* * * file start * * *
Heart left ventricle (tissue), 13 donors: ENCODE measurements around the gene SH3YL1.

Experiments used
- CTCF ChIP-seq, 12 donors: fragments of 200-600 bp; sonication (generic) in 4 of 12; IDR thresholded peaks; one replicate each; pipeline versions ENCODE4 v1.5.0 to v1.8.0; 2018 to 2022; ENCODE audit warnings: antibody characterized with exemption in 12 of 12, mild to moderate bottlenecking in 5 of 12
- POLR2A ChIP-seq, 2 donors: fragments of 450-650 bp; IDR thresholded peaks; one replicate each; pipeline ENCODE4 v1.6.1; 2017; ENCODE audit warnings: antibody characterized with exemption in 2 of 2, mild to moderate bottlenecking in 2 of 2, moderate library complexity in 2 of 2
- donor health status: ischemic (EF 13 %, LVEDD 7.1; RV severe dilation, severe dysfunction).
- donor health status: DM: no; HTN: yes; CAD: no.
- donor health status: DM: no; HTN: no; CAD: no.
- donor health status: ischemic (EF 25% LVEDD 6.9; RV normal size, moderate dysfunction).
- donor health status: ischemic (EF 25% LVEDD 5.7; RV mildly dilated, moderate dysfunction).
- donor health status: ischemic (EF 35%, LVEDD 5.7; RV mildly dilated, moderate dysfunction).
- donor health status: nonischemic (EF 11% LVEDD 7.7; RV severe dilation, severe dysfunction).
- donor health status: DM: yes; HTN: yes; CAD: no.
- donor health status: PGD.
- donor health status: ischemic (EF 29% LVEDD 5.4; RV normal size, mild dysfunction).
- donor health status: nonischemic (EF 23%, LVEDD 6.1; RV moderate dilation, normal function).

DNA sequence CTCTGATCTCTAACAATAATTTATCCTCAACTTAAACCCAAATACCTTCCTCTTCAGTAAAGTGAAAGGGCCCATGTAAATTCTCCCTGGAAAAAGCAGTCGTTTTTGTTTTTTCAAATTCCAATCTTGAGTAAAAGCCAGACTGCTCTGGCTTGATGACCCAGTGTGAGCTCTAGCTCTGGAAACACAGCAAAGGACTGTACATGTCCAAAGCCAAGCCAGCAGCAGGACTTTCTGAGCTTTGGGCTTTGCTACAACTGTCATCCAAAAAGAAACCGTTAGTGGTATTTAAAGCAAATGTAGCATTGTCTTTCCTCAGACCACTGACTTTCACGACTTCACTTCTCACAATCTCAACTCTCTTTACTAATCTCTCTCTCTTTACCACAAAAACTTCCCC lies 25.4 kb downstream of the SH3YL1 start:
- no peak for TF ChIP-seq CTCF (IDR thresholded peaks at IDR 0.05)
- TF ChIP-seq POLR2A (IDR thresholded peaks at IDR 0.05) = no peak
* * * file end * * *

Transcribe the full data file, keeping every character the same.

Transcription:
Heart left ventricle (tissue), 13 donors: ENCODE measurements around the gene SH3YL1.

Experiments used
- CTCF ChIP-seq, 12 donors: fragments of 200-600 bp; sonication (generic) in 4 of 12; IDR thresholded peaks; one replicate each; pipeline versions ENCODE4 v1.5.0 to v1.8.0; 2018 to 2022; ENCODE audit warnings: antibody characterized with exemption in 12 of 12, mild to moderate bottlenecking in 5 of 12
- POLR2A ChIP-seq, 2 donors: fragments of 450-650 bp; IDR thresholded peaks; one replicate each; pipeline ENCODE4 v1.6.1; 2017; ENCODE audit warnings: antibody characterized with exemption in 2 of 2, mild to moderate bottlenecking in 2 of 2, moderate library complexity in 2 of 2
- donor health status: ischemic (EF 13 %, LVEDD 7.1; RV severe dilation, severe dysfunction).
- donor health status: DM: no; HTN: yes; CAD: no.
- donor health status: DM: no; HTN: no; CAD: no.
- donor health status: ischemic (EF 25% LVEDD 6.9; RV normal size, moderate dysfunction).
- donor health status: ischemic (EF 25% LVEDD 5.7; RV mildly dilated, moderate dysfunction).
- donor health status: ischemic (EF 35%, LVEDD 5.7; RV mildly dilated, moderate dysfunction).
- donor health status: nonischemic (EF 11% LVEDD 7.7; RV severe dilation, severe dysfunction).
- donor health status: DM: yes; HTN: yes; CAD: no.
- donor health status: PGD.
- donor health status: ischemic (EF 29% LVEDD 5.4; RV normal size, mild dysfunction).
- donor health status: nonischemic (EF 23%, LVEDD 6.1; RV moderate dilation, normal function).

DNA sequence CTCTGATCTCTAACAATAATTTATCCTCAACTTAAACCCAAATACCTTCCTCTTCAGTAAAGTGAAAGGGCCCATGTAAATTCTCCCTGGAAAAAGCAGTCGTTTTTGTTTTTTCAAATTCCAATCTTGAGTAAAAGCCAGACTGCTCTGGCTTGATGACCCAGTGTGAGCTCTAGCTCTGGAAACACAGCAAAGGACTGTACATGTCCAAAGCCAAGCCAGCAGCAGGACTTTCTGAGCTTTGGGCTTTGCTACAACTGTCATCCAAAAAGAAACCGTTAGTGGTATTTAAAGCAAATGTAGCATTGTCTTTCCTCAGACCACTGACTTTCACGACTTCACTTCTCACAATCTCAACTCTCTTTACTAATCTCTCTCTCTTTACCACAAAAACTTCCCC lies 25.4 kb downstream of the SH3YL1 start:
- no peak for TF ChIP-seq CTCF (IDR thresholded peaks at IDR 0.05)
- TF ChIP-seq POLR2A (IDR thresholded peaks at IDR 0.05) = no peak